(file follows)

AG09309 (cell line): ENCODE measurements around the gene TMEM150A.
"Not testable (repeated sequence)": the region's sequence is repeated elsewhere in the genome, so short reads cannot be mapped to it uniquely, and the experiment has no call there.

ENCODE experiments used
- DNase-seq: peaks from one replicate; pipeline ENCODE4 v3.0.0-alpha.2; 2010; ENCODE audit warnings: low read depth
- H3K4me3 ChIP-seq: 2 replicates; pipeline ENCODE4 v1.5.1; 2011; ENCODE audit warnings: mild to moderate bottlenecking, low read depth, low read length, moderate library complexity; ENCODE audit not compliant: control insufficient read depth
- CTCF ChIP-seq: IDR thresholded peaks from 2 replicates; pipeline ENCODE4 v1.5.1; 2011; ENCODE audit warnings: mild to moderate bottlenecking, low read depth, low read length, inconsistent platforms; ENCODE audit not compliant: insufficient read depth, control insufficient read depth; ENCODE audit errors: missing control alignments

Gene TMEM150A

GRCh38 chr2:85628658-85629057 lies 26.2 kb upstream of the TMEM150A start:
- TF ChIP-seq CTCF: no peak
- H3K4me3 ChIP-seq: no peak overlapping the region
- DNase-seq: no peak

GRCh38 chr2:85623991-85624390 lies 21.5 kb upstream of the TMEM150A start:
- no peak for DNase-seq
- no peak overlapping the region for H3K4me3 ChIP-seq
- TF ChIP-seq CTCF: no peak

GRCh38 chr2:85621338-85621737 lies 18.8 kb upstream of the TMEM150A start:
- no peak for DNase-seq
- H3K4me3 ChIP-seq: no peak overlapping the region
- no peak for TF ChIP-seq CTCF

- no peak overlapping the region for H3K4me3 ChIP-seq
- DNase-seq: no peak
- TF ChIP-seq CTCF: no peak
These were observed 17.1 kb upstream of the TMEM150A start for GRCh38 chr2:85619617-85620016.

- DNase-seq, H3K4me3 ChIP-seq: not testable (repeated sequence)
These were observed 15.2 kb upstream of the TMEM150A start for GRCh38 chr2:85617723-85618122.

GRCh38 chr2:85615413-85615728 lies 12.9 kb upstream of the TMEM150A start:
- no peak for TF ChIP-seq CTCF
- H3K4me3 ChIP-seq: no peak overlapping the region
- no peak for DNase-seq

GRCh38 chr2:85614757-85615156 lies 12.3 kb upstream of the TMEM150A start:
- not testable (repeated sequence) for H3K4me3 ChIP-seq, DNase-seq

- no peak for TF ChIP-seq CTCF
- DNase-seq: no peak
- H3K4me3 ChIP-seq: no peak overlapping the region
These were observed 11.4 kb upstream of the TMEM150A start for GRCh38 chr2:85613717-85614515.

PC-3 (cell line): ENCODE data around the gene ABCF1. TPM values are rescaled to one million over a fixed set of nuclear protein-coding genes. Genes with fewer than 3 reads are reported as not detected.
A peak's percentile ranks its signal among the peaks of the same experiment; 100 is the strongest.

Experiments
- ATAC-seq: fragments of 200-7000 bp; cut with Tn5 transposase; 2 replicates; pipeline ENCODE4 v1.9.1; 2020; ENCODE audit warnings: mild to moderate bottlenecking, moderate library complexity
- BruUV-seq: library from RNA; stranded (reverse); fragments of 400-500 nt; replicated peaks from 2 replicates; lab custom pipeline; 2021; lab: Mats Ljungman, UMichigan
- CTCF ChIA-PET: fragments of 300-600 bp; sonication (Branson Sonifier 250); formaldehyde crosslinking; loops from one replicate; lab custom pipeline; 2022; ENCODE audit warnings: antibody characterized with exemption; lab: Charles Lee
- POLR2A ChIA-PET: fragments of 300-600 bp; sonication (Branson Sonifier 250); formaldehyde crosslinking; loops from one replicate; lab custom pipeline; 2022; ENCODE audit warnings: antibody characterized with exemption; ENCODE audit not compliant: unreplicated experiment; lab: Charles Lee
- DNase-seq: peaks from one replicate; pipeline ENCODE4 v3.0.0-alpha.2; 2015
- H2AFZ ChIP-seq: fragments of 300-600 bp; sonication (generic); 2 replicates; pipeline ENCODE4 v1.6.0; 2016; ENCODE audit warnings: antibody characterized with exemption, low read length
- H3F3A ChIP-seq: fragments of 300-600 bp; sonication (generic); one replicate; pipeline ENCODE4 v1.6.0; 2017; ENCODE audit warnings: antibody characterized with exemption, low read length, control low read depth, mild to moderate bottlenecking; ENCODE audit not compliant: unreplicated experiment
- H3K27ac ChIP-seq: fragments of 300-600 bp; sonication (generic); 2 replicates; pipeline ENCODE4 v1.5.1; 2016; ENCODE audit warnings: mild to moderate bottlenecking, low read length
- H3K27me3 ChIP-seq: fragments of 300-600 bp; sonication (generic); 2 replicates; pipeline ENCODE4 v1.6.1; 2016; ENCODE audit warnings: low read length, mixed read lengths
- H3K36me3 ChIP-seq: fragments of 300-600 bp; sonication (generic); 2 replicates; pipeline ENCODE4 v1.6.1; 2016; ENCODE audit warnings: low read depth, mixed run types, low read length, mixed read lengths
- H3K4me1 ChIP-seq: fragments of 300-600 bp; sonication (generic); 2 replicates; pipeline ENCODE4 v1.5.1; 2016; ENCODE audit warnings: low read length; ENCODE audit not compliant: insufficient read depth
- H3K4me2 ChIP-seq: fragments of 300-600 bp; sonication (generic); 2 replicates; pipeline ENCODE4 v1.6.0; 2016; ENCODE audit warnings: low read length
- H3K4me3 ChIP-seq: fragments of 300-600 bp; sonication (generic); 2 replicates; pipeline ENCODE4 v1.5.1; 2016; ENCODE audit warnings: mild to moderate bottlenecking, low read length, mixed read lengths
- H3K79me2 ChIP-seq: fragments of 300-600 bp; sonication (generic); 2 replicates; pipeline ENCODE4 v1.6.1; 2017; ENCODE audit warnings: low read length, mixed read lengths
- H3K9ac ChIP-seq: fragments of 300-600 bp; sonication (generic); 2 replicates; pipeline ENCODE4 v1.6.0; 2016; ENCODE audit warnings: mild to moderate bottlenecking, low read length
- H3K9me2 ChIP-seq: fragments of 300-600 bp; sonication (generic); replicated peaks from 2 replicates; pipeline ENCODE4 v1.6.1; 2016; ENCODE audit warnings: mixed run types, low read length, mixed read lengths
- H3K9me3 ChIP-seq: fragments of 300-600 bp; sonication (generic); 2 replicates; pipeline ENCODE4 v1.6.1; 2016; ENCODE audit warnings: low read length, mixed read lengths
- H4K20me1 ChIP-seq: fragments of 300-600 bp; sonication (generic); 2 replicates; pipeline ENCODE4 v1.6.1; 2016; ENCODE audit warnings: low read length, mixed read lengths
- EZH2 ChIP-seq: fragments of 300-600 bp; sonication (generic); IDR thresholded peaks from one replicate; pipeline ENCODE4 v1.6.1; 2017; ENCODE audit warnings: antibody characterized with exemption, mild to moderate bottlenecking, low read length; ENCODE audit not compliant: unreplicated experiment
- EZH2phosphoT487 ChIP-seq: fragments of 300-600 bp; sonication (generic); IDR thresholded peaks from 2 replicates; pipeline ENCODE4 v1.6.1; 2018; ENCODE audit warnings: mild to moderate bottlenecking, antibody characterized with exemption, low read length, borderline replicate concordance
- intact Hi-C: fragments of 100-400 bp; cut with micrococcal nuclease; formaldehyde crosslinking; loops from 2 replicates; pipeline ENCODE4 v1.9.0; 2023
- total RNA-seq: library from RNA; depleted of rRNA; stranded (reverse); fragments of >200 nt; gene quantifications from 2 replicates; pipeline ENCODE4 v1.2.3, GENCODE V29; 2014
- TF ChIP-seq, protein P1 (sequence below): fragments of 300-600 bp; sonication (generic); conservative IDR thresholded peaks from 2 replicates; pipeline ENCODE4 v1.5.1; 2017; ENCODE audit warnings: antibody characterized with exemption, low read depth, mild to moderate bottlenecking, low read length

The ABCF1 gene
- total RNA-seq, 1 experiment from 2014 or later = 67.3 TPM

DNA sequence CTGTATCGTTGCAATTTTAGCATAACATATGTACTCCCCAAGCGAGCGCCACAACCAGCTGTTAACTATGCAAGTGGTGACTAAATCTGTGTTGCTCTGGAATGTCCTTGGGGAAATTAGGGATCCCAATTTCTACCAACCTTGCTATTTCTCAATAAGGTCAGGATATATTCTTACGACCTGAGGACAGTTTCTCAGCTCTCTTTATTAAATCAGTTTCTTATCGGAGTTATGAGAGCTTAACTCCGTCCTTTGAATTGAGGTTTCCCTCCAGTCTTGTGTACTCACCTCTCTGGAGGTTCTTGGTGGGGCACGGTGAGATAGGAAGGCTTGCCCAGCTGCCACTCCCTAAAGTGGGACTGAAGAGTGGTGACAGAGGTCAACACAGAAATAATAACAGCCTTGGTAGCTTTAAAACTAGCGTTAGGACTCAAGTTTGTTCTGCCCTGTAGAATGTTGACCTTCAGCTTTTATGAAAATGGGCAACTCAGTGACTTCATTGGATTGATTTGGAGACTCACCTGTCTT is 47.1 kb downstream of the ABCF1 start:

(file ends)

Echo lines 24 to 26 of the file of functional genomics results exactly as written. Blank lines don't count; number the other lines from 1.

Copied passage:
- DNase-seq, H3K4me3 ChIP-seq: not testable (repeated sequence)
These were observed 15.2 kb upstream of the TMEM150A start for GRCh38 chr2:85617723-85618122.

GRCh38 chr2:85615413-85615728 lies 12.9 kb upstream of the TMEM150A start: